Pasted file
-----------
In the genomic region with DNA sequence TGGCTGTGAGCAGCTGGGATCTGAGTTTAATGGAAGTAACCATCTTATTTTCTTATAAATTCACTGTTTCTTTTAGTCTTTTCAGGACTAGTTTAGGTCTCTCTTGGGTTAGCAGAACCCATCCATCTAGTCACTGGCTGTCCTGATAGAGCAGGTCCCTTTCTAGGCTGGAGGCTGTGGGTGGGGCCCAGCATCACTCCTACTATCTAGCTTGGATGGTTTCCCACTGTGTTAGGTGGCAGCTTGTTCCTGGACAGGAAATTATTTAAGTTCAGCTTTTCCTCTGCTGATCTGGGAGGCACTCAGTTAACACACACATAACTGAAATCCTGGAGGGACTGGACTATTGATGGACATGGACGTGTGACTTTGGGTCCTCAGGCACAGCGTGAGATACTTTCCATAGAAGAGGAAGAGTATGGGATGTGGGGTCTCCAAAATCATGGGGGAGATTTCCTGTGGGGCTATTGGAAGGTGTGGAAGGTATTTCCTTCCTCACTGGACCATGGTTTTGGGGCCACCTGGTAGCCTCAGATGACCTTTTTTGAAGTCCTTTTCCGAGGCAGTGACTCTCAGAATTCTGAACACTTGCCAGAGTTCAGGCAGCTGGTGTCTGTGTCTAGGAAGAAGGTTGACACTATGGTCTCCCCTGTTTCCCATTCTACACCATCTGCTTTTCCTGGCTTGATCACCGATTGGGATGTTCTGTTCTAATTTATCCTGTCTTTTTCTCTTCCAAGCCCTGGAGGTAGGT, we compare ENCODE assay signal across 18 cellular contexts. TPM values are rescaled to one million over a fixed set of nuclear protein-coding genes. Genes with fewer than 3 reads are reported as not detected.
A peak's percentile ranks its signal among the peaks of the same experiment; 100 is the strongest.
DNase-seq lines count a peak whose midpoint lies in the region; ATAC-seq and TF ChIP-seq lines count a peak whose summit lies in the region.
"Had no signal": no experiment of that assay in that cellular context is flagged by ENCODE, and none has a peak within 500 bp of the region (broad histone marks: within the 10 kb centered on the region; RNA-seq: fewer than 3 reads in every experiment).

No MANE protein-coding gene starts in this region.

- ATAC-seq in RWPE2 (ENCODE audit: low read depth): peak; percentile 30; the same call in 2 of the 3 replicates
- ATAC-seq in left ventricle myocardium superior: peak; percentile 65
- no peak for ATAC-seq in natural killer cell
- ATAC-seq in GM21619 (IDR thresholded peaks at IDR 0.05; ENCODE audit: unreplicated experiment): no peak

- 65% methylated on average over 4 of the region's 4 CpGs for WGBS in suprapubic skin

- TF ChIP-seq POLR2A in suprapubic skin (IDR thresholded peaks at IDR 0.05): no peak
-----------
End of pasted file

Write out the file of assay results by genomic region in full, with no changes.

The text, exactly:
In the genomic region with DNA sequence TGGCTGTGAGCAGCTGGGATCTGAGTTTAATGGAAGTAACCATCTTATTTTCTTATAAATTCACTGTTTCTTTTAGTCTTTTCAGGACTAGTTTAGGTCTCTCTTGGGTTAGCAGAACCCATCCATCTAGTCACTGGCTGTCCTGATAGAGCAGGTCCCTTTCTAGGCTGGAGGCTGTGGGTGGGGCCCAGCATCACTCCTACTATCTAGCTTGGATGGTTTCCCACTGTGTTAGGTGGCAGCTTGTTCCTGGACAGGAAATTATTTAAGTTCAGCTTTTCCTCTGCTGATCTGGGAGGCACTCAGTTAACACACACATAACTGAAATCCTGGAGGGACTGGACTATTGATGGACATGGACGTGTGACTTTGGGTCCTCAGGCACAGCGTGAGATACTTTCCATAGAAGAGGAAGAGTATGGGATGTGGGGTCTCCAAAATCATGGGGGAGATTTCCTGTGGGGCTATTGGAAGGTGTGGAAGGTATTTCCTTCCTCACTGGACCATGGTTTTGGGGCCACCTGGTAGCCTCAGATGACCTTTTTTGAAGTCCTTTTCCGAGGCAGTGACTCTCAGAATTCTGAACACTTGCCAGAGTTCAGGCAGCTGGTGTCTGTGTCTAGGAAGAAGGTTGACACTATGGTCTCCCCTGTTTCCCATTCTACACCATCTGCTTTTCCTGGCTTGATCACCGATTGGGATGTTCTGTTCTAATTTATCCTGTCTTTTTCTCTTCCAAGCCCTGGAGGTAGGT, we compare ENCODE assay signal across 18 cellular contexts. TPM values are rescaled to one million over a fixed set of nuclear protein-coding genes. Genes with fewer than 3 reads are reported as not detected.
A peak's percentile ranks its signal among the peaks of the same experiment; 100 is the strongest.
DNase-seq lines count a peak whose midpoint lies in the region; ATAC-seq and TF ChIP-seq lines count a peak whose summit lies in the region.
"Had no signal": no experiment of that assay in that cellular context is flagged by ENCODE, and none has a peak within 500 bp of the region (broad histone marks: within the 10 kb centered on the region; RNA-seq: fewer than 3 reads in every experiment).

No MANE protein-coding gene starts in this region.

- ATAC-seq in RWPE2 (ENCODE audit: low read depth): peak; percentile 30; the same call in 2 of the 3 replicates
- ATAC-seq in left ventricle myocardium superior: peak; percentile 65
- no peak for ATAC-seq in natural killer cell
- ATAC-seq in GM21619 (IDR thresholded peaks at IDR 0.05; ENCODE audit: unreplicated experiment): no peak

- 65% methylated on average over 4 of the region's 4 CpGs for WGBS in suprapubic skin

- TF ChIP-seq POLR2A in suprapubic skin (IDR thresholded peaks at IDR 0.05): no peak